1. February 23, 2022 - 3:30pm
Marina Peterson (U Texas Austin) 
Visceral abstraction: Noise metrics in motion
January 26 3:30 PM
Noise metrics inscribe experience, objectifying perception in numbers, graphs, and sound pressure meter readings. Through processes of making, circulating, and engaging noise metrics, modes of inscription emerge as forms of lively matter that resonate with sensory-affective qualities, amplifying, thus, the viscerality of abstraction. Using a glitch methodology, I trace annoyance as it attaches to and falls away from noise, excavating the listening subjects whose experience supported the development of PNdB and reading the indeterminacy inherent in noise metric graphs. Metrics widen a gap between inscription and perception that generates a relationship between the two – a dynamic friction in which discussions about the metric, about its relationship to experience, and about experience itself transpire, affording new modes of engagement. Heat maps of airport noise levels – part of LAX’s noise management work – are a palpable instantiation of the viscerality of abstraction even as they refigure the sensory, thermoception destabilizing a divide between sensation and that which is sensed.
Marina Peterson is associate professor of anthropology at the University of Texas at Austin. Her work attends to sensory attunements, fluid materialities, and atmospheric forces in Los Angeles and beyond. She is the author of Atmospheric Noise: The Indefinite Urbanism of Los Angeles (2021, Duke UP) and Sound, Space, and the City: Civic Performance in Downtown Los Angeles (2010, UPenn Press), as well as co-editor of Global Downtowns (with Gary McDonogh, 2012, UPenn Press), Anthropology of the Arts: A Reader (with Gretchen Bakke, 2016, Bloomsbury), and Between Matter and Method: Encounters in Anthropology and Art (with Gretchen Bakke, 2017, Bloomsbury).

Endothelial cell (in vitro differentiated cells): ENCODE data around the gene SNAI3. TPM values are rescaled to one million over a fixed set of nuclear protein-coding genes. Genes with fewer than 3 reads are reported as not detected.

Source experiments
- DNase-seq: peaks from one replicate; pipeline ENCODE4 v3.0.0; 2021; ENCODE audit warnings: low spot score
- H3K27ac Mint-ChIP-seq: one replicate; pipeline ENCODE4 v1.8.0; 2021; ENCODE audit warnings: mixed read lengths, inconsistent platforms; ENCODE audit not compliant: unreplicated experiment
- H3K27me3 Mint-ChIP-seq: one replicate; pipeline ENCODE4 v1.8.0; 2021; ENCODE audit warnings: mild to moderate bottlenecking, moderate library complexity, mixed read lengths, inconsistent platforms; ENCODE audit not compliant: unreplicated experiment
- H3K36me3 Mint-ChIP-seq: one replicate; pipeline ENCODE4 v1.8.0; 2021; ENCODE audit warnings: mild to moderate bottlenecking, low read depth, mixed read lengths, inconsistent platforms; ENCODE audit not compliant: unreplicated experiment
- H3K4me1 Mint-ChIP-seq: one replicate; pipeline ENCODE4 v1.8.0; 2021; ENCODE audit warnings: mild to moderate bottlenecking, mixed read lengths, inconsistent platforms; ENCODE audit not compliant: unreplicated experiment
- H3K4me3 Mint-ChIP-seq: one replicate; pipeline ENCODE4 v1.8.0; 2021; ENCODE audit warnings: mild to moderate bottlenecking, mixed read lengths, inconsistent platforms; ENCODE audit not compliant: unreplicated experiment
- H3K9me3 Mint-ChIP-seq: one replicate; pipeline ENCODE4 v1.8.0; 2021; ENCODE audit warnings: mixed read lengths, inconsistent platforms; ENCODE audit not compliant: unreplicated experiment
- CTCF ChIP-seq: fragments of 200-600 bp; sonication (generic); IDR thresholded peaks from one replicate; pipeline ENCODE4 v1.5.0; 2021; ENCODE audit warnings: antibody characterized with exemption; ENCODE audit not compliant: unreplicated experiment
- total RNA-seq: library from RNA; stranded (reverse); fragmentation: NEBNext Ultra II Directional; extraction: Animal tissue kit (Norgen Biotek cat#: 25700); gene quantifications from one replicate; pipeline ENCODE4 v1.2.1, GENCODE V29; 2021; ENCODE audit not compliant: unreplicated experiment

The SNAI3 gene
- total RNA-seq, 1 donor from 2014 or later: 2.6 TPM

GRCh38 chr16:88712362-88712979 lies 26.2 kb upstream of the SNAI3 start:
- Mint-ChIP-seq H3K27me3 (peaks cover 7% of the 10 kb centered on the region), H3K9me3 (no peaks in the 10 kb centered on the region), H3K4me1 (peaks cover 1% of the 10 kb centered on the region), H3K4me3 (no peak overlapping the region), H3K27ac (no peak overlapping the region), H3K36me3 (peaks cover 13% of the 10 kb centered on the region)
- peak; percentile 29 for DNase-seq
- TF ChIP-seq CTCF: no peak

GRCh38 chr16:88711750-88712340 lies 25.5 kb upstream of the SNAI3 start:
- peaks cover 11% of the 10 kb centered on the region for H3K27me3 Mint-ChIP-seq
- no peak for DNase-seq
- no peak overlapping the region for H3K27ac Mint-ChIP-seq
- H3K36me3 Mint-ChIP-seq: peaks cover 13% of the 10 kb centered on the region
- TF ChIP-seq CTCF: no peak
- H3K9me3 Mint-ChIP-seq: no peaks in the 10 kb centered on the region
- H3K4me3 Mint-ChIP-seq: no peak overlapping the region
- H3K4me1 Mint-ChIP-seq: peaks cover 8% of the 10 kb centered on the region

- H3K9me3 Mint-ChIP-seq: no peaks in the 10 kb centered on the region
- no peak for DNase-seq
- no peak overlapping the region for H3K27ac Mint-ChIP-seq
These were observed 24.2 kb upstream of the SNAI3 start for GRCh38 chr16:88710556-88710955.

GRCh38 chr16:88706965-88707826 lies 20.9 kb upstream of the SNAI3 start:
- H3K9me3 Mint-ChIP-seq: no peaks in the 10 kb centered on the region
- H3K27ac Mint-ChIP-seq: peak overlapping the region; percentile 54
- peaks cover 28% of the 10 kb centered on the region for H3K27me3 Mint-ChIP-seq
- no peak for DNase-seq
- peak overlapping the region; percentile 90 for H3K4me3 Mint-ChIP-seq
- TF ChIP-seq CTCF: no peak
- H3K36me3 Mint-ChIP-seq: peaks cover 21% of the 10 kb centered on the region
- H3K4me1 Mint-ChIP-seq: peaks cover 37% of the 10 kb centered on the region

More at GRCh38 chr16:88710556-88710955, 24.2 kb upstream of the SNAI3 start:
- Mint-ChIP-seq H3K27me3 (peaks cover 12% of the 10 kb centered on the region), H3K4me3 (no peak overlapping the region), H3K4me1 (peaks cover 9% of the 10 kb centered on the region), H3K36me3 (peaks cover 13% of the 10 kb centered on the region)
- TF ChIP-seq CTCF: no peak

1. January 26, 2022 - 3:30pm to 5:00pm
  • poster of talk by Alex Blue

There’s An Echo: Ghosts, Repetition, and Remix in Detroit Hip-Hop 

Dr. Alex Blue V, Assistant Professor, College of William & Mary
Wednesday, November 17, 2021 | 3:30-5 pm | Music Library Seminar Room 2406

Sponsored by Ethnomusicology Forum, the Center for the Interdisciplinary Study of Music (CISM), and the Graduate Division

Alex Blue’s research examines the intersections of race, sound, space and place, with a primary focus on the United States. His work features a Black Studies-centered approach to Ethnomusicology and Sound Studies, employing heavily ethnographic methods to demonstrate ways in which race has influenced sound and sound has influenced race. Additionally, he is interested in narratives of death, dying, and afterlives in relation to African-American music and has published, given talks, and taught classes concerning these narratives.

Currently, Blue is working on two book projects. The first, titled A Matter of Death and Life, is built upon his dissertation, an ethnographic (or “necrographic”) study of the narratives of death and dying and how artists employ various forms of death as praxis in contemporary Detroit hip-hop. The second, which he is co-authoring, is an ethnographic study of country rap, otherwise known as “hick hop,” that examines issues of race, gender, class, nationalism, and identity, primarily (but not entirely) in the southern United States.

Blue will be discussing the ways in which UCSB shaped his career path, his research design, and his current projects.

  1. November 17, 2021 - 3:30pm to 5:00pm